The personal website of Scott W Harden
June 24th, 2009

# Flipping Bits in C

Bitwise programming techniques (manipulating the 1s and 0s of binary numbers) are simple, but hard to remember if you don't use them often. Recently I've needed to perform a lot of bitwise operations. If I'm storing true/false (1-bit) information in variables, it's a waste of memory to assign a whole variable to the task (the smallest variable in C is a char, and it contains 8 bits). When cramming multiple values into individual variables, it's nice to know how to manipulate each bit of a variable.

``````// set the Nth bit of x to 0
x &= ~(1 << n);

// set the Nth bit of x to 1
x |= (1 << n);

// store the Nth bit of x in y (y becomes 0 or 1)
y = (x >> n) & 1;

// leave the lowest N bits of x alone and set higher bits to 0.
x &= (1 << (n + 1)) - 1;

// toggle the Nth bit of x
x ^= (1 << n);

// toggle every bit of x
x = ~x;``````
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title: Flipping Bits in C
date: 2009-06-24 15:28:07
---

# Flipping Bits in C

__Bitwise programming techniques (manipulating the 1s and 0s of binary numbers) are simple, but hard to  remember if you don't use them often.__ Recently I've needed to perform a lot of bitwise operations. If I'm storing true/false (1-bit) information in variables, it's a waste of memory to assign a whole variable to the task (the smallest variable in C is a char, and it contains 8 bits). When cramming multiple values into individual variables, it's nice to know how to manipulate each bit of a variable.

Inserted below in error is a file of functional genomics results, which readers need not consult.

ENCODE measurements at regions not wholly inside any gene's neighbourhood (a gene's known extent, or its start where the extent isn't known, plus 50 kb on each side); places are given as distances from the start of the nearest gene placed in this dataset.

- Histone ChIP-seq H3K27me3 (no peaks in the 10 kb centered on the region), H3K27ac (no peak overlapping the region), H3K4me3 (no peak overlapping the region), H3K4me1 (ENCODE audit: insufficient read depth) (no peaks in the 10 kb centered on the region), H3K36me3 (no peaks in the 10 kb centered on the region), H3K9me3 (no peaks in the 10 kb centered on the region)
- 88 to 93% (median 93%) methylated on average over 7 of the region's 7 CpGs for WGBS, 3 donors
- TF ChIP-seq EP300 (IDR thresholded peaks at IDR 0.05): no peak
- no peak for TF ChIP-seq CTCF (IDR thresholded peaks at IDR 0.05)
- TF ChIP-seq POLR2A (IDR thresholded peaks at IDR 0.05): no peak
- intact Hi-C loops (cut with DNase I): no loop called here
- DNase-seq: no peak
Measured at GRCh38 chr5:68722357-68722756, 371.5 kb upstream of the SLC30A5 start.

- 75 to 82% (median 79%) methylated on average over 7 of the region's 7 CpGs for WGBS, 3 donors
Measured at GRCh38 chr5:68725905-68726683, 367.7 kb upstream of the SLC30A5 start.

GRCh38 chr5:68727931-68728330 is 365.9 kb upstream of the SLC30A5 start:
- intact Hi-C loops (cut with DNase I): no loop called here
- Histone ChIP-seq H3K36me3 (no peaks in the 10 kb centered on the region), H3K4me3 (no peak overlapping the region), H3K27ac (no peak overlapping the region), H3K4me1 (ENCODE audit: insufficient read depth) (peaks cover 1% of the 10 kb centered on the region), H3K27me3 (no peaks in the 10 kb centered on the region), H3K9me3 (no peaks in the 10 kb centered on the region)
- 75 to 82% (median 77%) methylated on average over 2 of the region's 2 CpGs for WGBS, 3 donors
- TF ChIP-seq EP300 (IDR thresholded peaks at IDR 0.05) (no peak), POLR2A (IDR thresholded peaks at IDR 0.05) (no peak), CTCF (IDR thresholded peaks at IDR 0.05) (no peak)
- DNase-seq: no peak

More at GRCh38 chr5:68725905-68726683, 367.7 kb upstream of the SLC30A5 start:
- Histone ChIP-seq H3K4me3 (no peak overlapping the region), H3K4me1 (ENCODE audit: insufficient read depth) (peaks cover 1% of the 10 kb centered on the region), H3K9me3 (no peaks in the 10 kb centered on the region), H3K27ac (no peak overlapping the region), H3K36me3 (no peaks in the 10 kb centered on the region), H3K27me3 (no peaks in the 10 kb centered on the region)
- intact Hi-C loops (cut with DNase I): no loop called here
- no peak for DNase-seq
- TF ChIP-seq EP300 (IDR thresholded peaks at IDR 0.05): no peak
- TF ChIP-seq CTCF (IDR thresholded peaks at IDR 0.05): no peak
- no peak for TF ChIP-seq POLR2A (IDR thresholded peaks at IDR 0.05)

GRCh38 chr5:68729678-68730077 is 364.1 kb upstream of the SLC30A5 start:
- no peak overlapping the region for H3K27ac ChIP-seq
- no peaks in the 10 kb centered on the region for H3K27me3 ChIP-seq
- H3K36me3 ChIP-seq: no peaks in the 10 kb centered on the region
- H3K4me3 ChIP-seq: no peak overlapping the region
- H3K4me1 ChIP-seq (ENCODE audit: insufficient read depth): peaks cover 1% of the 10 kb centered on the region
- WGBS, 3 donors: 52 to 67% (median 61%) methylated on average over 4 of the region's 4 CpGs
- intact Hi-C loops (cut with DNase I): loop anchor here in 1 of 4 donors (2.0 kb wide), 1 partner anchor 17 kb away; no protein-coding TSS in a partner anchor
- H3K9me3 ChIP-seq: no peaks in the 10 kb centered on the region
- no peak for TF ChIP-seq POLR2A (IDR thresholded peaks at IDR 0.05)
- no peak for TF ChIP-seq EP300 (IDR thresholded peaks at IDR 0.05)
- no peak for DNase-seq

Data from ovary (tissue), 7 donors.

```c
// set the Nth bit of x to 0
x &= ~(1 << n);

// set the Nth bit of x to 1
x |= (1 << n);

// store the Nth bit of x in y (y becomes 0 or 1)
y = (x >> n) & 1;

// leave the lowest N bits of x alone and set higher bits to 0.
x &= (1 << (n + 1)) - 1;

// toggle the Nth bit of x
x ^= (1 << n);

// toggle every bit of x
x = ~x;
```

```